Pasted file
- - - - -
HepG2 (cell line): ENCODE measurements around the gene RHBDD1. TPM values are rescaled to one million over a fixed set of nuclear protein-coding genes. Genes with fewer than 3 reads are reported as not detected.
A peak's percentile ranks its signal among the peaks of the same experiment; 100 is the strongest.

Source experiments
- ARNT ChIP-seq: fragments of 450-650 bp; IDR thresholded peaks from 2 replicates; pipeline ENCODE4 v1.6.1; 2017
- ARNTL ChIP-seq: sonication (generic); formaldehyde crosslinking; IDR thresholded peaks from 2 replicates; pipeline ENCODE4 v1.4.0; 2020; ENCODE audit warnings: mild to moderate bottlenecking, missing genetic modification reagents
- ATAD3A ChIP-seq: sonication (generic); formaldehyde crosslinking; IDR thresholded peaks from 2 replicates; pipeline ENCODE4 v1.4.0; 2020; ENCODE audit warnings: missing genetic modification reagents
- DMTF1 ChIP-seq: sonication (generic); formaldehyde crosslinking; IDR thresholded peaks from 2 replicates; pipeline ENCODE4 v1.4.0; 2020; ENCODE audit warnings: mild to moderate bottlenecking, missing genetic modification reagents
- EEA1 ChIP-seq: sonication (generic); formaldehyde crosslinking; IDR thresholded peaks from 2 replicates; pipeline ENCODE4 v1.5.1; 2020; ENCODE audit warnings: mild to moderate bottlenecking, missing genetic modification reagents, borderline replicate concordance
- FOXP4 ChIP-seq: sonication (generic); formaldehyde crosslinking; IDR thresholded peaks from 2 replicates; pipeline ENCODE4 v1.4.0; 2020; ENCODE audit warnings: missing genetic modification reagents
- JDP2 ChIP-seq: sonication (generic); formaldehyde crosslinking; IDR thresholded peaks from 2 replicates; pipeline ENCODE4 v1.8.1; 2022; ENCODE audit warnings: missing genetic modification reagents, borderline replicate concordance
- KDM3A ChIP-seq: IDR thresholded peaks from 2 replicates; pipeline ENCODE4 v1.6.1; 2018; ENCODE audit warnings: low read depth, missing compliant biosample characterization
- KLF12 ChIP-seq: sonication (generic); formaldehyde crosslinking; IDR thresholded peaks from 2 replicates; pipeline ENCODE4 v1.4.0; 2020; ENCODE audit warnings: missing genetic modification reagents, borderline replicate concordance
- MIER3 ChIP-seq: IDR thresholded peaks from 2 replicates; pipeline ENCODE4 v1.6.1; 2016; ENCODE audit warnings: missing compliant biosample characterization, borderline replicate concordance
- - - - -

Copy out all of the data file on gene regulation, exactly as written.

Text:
HepG2 (cell line): ENCODE measurements around the gene RHBDD1. TPM values are rescaled to one million over a fixed set of nuclear protein-coding genes. Genes with fewer than 3 reads are reported as not detected.
A peak's percentile ranks its signal among the peaks of the same experiment; 100 is the strongest.

Source experiments
- ARNT ChIP-seq: fragments of 450-650 bp; IDR thresholded peaks from 2 replicates; pipeline ENCODE4 v1.6.1; 2017
- ARNTL ChIP-seq: sonication (generic); formaldehyde crosslinking; IDR thresholded peaks from 2 replicates; pipeline ENCODE4 v1.4.0; 2020; ENCODE audit warnings: mild to moderate bottlenecking, missing genetic modification reagents
- ATAD3A ChIP-seq: sonication (generic); formaldehyde crosslinking; IDR thresholded peaks from 2 replicates; pipeline ENCODE4 v1.4.0; 2020; ENCODE audit warnings: missing genetic modification reagents
- DMTF1 ChIP-seq: sonication (generic); formaldehyde crosslinking; IDR thresholded peaks from 2 replicates; pipeline ENCODE4 v1.4.0; 2020; ENCODE audit warnings: mild to moderate bottlenecking, missing genetic modification reagents
- EEA1 ChIP-seq: sonication (generic); formaldehyde crosslinking; IDR thresholded peaks from 2 replicates; pipeline ENCODE4 v1.5.1; 2020; ENCODE audit warnings: mild to moderate bottlenecking, missing genetic modification reagents, borderline replicate concordance
- FOXP4 ChIP-seq: sonication (generic); formaldehyde crosslinking; IDR thresholded peaks from 2 replicates; pipeline ENCODE4 v1.4.0; 2020; ENCODE audit warnings: missing genetic modification reagents
- JDP2 ChIP-seq: sonication (generic); formaldehyde crosslinking; IDR thresholded peaks from 2 replicates; pipeline ENCODE4 v1.8.1; 2022; ENCODE audit warnings: missing genetic modification reagents, borderline replicate concordance
- KDM3A ChIP-seq: IDR thresholded peaks from 2 replicates; pipeline ENCODE4 v1.6.1; 2018; ENCODE audit warnings: low read depth, missing compliant biosample characterization
- KLF12 ChIP-seq: sonication (generic); formaldehyde crosslinking; IDR thresholded peaks from 2 replicates; pipeline ENCODE4 v1.4.0; 2020; ENCODE audit warnings: missing genetic modification reagents, borderline replicate concordance
- MIER3 ChIP-seq: IDR thresholded peaks from 2 replicates; pipeline ENCODE4 v1.6.1; 2016; ENCODE audit warnings: missing compliant biosample characterization, borderline replicate concordance